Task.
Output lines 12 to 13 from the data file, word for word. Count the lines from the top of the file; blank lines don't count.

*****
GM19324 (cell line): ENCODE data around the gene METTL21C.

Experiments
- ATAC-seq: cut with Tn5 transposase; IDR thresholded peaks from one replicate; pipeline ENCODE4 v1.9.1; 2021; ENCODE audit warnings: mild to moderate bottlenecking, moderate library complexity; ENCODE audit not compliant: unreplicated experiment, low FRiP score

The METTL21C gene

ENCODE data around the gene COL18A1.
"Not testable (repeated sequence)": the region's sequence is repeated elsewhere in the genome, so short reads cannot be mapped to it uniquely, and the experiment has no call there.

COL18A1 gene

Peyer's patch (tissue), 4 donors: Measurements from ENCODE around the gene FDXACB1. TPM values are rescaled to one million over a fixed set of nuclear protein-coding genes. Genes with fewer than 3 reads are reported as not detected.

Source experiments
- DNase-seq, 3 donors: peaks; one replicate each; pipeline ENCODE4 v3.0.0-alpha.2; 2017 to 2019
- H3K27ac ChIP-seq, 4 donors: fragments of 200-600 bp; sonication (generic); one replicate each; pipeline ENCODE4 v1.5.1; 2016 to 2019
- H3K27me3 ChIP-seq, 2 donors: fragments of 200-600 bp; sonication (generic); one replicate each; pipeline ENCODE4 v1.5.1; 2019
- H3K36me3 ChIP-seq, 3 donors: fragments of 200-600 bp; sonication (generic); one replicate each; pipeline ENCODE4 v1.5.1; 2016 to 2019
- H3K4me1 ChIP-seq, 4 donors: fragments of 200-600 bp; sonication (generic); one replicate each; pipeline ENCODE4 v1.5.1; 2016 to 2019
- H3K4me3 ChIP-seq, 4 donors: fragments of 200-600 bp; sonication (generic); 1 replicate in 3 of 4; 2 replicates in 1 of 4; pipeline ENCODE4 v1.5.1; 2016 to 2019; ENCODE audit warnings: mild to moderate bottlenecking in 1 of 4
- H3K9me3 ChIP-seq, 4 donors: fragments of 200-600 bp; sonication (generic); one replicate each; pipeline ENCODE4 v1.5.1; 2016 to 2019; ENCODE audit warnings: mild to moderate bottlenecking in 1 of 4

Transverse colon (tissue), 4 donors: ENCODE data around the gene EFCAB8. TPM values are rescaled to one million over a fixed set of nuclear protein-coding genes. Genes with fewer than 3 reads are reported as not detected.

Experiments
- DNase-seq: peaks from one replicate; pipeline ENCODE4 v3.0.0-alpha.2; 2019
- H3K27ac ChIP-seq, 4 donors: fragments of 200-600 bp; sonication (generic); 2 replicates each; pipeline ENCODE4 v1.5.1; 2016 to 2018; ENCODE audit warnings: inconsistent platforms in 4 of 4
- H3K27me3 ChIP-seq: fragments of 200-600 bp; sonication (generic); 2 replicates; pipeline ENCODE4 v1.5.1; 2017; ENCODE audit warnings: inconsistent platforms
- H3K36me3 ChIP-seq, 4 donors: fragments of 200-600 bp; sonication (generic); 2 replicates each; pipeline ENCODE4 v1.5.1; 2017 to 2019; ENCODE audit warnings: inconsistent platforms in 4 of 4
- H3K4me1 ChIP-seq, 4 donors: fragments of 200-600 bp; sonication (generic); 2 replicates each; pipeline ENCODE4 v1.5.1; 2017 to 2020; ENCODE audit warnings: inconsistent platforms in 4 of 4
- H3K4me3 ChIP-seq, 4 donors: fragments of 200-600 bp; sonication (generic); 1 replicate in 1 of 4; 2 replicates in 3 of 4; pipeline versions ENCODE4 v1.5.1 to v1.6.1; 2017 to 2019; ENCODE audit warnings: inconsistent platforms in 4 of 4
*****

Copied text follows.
- H3K27me3 ChIP-seq, 2 donors: fragments of 200-600 bp; sonication (generic); one replicate each; pipeline ENCODE4 v1.5.1; 2019
- H3K36me3 ChIP-seq, 3 donors: fragments of 200-600 bp; sonication (generic); one replicate each; pipeline ENCODE4 v1.5.1; 2016 to 2019